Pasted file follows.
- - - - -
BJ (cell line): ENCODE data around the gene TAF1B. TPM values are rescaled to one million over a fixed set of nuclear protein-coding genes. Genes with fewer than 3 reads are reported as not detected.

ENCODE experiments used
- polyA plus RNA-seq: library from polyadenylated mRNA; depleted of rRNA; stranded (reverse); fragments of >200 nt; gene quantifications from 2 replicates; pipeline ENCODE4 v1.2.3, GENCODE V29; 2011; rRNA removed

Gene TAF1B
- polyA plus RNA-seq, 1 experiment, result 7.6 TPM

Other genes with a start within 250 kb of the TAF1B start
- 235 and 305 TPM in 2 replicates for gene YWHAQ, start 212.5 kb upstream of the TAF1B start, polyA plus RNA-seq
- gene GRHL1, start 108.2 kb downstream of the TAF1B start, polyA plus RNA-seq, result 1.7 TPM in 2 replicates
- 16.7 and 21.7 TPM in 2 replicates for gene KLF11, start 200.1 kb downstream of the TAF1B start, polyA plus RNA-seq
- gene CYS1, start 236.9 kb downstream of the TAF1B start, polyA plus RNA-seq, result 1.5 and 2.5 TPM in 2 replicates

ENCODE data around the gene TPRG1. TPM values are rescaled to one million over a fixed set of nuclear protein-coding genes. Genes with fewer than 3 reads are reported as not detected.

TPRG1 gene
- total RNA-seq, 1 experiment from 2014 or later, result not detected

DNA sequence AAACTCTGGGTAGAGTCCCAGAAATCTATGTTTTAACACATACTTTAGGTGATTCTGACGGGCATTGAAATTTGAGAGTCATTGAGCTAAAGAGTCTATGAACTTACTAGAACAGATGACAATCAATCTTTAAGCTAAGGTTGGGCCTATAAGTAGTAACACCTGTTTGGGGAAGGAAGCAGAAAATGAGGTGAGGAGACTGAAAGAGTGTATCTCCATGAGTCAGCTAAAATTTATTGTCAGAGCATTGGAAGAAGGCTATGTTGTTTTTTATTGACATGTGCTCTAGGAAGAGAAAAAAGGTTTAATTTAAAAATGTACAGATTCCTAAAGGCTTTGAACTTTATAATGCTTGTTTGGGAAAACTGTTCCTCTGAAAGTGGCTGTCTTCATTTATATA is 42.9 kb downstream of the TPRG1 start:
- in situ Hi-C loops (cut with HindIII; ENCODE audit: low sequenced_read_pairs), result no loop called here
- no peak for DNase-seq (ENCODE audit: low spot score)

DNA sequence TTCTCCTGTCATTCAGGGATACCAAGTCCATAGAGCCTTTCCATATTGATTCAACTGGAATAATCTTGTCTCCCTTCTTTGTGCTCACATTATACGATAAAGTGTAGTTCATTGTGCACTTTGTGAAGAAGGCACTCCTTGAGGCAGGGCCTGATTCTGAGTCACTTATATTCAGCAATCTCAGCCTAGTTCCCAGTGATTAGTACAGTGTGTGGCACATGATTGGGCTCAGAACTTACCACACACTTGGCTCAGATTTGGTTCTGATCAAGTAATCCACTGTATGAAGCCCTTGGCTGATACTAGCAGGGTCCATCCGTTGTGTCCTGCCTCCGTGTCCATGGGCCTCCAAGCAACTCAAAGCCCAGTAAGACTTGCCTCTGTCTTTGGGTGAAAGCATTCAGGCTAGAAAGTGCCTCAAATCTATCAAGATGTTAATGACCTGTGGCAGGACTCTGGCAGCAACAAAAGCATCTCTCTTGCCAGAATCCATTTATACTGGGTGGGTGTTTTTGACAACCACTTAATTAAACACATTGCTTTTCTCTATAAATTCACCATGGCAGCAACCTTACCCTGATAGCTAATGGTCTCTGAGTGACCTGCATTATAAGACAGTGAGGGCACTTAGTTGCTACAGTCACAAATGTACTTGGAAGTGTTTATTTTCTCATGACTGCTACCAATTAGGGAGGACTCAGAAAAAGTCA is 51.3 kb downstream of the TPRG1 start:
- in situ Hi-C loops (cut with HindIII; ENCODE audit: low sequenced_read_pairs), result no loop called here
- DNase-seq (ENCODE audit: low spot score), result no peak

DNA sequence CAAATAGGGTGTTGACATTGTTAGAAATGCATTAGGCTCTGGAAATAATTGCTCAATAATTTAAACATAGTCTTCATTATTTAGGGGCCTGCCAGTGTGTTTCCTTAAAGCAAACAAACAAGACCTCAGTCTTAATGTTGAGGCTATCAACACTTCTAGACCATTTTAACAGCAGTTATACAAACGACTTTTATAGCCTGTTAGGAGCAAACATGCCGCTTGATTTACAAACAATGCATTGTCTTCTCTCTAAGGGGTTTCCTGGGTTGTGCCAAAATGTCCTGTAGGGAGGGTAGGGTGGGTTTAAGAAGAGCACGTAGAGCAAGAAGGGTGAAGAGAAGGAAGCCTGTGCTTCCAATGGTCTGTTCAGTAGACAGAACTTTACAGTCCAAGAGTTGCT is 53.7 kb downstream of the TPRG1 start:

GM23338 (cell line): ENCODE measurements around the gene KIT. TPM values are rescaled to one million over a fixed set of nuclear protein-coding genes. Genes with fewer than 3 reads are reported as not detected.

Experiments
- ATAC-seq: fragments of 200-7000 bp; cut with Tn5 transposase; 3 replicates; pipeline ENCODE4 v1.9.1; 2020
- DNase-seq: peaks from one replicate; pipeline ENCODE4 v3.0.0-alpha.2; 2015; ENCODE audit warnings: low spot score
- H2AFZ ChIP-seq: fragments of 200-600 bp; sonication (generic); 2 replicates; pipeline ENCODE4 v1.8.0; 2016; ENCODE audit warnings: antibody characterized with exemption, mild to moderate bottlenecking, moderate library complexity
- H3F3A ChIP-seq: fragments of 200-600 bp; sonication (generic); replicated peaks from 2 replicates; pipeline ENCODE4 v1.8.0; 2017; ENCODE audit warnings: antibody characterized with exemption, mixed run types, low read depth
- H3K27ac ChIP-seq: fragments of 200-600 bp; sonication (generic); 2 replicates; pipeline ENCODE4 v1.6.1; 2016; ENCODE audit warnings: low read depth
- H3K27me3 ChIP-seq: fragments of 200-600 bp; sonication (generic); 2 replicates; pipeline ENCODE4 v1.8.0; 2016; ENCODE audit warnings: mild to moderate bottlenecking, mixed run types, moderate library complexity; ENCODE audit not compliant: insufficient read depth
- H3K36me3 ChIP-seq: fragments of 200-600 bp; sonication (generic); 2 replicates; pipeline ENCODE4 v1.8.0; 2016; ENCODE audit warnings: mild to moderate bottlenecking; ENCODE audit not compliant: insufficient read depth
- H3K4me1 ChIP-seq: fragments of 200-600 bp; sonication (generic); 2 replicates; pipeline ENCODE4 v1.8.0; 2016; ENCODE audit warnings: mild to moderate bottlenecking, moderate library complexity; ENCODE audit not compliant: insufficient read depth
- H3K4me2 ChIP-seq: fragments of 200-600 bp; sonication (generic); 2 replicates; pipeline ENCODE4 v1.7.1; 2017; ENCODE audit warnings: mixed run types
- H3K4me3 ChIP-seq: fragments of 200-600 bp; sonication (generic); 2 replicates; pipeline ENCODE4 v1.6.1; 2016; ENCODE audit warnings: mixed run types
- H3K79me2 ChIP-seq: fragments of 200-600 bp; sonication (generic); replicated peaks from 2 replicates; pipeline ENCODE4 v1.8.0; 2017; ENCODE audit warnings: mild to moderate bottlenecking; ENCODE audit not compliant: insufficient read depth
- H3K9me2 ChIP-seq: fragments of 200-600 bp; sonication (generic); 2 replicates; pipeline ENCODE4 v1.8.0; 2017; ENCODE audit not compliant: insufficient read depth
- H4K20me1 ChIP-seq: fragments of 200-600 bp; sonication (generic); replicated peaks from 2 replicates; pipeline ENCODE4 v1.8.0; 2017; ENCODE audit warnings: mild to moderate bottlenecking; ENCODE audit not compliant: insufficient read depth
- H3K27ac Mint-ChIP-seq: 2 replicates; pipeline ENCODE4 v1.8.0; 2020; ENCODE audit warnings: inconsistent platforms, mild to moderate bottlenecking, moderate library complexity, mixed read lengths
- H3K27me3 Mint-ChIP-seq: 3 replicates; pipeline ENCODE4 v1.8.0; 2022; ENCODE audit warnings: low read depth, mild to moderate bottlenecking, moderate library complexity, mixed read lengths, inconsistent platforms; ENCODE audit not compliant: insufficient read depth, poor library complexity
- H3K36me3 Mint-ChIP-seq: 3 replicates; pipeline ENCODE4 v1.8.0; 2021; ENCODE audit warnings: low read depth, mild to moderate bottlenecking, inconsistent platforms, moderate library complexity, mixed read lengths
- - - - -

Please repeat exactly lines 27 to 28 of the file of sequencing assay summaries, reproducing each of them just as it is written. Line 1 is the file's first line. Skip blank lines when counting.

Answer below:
- H3K27ac ChIP-seq: fragments of 200-600 bp; sonication (generic); 2 replicates; pipeline ENCODE4 v1.6.1; 2016; ENCODE audit warnings: low read depth
- H3K27me3 ChIP-seq: fragments of 200-600 bp; sonication (generic); 2 replicates; pipeline ENCODE4 v1.8.0; 2016; ENCODE audit warnings: mild to moderate bottlenecking, mixed run types, moderate library complexity; ENCODE audit not compliant: insufficient read depth